Hi Laura, welcome to the forum. I’m 72, a carer for most of my life, but I studied for an Honours degree in Business Studies with 2 small children. Later my husband and I ran a business together and ran a national lorry club including writing a quarterly magazine described as the best of it’s type in Europe. I kept going for a few years after I was widowed just to prove I could. You don’t know what the future holds. It’s really important that your partner accepts outside help so you can have a career and some girl friends. If you love him enough to stick by him despite the limitations of his disability, then he needs to let you do this in return.

Thank you so much @Michael_1910123 . It’s great to hear from you. Thank you for those suggestions. I didn’t know about the carers helpline so that’s good to know. We’ve even shown up at A&E before because of the risk with mental health symptoms and we’ve been sent home every time with no immediate help. It makes me feel better to know I’m not the only one feeling frustrated by these services

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Hi @Chris_22081 . Thank you so much for this lovely response. I nearly cried when I opened my laptop this morning. I wasn’t expecting this many replies! I massively relate to what you said about suddenly losing a bunch of ‘friends’. It’s been heartbreaking to be honest.
Thank you for sharing about your situation with family support. I don’t have anyone in my biological family right now and it hurts after every difficult day when I wish I could pick up the phone. All of my friends and my partner have at least one supportive parent, if not two.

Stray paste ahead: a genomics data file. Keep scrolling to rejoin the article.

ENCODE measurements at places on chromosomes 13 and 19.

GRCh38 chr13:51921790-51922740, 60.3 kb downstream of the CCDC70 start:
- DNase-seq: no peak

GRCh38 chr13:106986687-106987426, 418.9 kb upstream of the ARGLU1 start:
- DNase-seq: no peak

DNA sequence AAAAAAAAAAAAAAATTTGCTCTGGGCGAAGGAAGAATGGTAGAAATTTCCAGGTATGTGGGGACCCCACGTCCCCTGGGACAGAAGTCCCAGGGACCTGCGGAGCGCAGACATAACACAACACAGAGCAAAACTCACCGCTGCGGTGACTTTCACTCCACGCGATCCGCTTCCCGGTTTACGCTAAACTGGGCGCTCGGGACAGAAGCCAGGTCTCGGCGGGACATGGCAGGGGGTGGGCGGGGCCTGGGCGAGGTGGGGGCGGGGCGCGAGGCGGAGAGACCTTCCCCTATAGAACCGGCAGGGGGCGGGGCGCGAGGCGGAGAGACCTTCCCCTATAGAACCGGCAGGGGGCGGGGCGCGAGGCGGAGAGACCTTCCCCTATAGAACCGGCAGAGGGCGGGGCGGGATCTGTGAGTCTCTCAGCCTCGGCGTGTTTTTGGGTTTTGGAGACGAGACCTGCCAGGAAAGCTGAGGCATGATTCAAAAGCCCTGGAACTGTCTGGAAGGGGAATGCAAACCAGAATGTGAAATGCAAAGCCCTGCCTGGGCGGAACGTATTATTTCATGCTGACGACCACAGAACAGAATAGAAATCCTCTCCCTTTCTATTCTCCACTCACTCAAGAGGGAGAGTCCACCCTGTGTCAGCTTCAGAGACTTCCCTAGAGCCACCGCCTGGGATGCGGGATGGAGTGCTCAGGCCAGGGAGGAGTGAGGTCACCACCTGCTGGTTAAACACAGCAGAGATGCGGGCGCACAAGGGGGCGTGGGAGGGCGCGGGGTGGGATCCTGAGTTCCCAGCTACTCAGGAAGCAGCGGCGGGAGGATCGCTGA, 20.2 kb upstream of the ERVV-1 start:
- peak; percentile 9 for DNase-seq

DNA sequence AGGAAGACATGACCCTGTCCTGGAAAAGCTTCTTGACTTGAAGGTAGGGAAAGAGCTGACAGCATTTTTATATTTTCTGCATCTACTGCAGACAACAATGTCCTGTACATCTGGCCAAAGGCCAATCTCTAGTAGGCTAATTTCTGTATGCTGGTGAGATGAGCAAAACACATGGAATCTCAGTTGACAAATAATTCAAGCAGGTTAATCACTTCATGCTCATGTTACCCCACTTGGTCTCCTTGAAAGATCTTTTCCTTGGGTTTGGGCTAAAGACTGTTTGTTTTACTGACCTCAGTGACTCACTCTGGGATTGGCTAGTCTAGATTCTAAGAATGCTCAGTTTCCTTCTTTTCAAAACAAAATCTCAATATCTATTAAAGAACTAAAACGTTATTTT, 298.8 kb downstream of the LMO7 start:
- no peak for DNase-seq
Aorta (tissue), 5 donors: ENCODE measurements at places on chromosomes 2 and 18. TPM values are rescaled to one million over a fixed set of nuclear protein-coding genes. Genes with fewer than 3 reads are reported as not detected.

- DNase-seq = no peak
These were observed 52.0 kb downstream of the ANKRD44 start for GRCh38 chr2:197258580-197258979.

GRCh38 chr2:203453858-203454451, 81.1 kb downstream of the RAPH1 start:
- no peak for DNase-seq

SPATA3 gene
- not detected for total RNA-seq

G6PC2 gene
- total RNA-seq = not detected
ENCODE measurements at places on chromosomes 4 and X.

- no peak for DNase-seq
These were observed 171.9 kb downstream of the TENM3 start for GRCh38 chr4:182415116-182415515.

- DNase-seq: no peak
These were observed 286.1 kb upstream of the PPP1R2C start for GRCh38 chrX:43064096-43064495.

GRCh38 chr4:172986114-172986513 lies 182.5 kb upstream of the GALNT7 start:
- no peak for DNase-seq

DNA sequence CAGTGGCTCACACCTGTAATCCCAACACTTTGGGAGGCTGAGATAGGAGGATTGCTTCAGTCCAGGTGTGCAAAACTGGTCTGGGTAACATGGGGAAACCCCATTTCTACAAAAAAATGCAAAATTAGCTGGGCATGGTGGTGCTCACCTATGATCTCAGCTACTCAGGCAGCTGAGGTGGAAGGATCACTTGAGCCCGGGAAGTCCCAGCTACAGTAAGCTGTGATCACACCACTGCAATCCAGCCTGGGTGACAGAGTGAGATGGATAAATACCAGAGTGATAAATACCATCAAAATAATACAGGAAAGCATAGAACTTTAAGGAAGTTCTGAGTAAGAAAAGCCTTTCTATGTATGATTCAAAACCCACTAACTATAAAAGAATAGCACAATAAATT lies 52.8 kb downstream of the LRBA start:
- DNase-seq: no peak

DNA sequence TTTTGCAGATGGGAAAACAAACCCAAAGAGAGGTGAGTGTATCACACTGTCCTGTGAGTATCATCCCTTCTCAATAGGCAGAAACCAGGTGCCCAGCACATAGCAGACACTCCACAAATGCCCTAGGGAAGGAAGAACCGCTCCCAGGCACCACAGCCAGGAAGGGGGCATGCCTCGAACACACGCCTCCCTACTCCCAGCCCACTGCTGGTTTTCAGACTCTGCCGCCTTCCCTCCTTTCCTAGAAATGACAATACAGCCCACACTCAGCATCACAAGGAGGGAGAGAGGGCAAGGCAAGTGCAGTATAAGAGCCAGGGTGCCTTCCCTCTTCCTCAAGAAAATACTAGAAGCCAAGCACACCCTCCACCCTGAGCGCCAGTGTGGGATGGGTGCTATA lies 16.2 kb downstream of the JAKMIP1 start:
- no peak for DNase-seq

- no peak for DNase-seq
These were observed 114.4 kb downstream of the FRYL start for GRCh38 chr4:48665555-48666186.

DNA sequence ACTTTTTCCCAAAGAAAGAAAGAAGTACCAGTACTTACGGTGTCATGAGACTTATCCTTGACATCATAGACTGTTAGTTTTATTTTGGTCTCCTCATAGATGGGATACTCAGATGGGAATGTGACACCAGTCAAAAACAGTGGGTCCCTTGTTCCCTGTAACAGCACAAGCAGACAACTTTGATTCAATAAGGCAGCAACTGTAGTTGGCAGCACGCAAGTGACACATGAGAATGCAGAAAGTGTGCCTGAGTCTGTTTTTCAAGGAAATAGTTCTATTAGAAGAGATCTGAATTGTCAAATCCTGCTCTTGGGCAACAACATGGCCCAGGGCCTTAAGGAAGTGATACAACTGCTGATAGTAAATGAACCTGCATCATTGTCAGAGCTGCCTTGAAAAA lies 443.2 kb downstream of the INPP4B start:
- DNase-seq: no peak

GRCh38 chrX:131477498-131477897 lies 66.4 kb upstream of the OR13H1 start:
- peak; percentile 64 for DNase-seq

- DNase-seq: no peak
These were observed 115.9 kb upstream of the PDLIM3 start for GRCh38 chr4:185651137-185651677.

I’m trying to carve out little bits of me time. I’ve been doing some arts and crafts type things which is nice. I’m working all of next month on residential summer courses for young people (my partner will go to their parents) and then we’re moving area which will be a lot. I’m starting a teacher training course in August and I plan to tell them I have caring responsibilities so hopefully they can make some accomodations for me.
I did try to get in touch with some carer support stuff, but they said I had to be a registered carer which I haven’t got round to doing yet. I will probably wait until we move area so I don’t have to do the same process twice.
I really appreciate your kindness and openness in everything you’ve said. Thank you.


Hi @selinakylie . Thank you for reaching out, I appreciate it. I’m definitely going to try and build up more of a support network for myself. Joining this forum has been a great first step.
I’m sorry to hear about the experience you had with healthcare services. My partner refers to it as ‘flow chart mentality’ - if you present with anything unusual or complex then the computer says no and you don’t get the response you need. I’m sorry you don’t have that support. My partner has fallen a few times and thrown boiling water on themselves accidentally. It worries me the next time could be more serious. I took a first aid course which gave me a little bit of peace of mind - my workplace paid for it and I would recommend but they are expensive.


@Laura3691…welcome to the forum. I’m older than you at 55 and have spent the last few years caring for my husband who is 59. His health has rapidly declined over the last couple of years resulting in a lengthy stay in hospital and then in a care home for physio before returning to the family home this April. He wasn’t able to cope at home and is currently in a care home awaiting a permanent place in another home which is less expensive.
The guys on this forum are amazing and we all support each other as much as we can.
That’s good that you’re starting to carve out some time for yourself, that’s really important.
The teacher training course sounds good, it’s a hard but rewarding career, my younger brother is a teacher and has taught all around the world, he’s currently in Brazil teaching. :slightly_smiling_face:


Hi @bowlingbun . Thanks for your reply, I appreciate it. That sounds amazing. Thank you for reminding me that good things may come.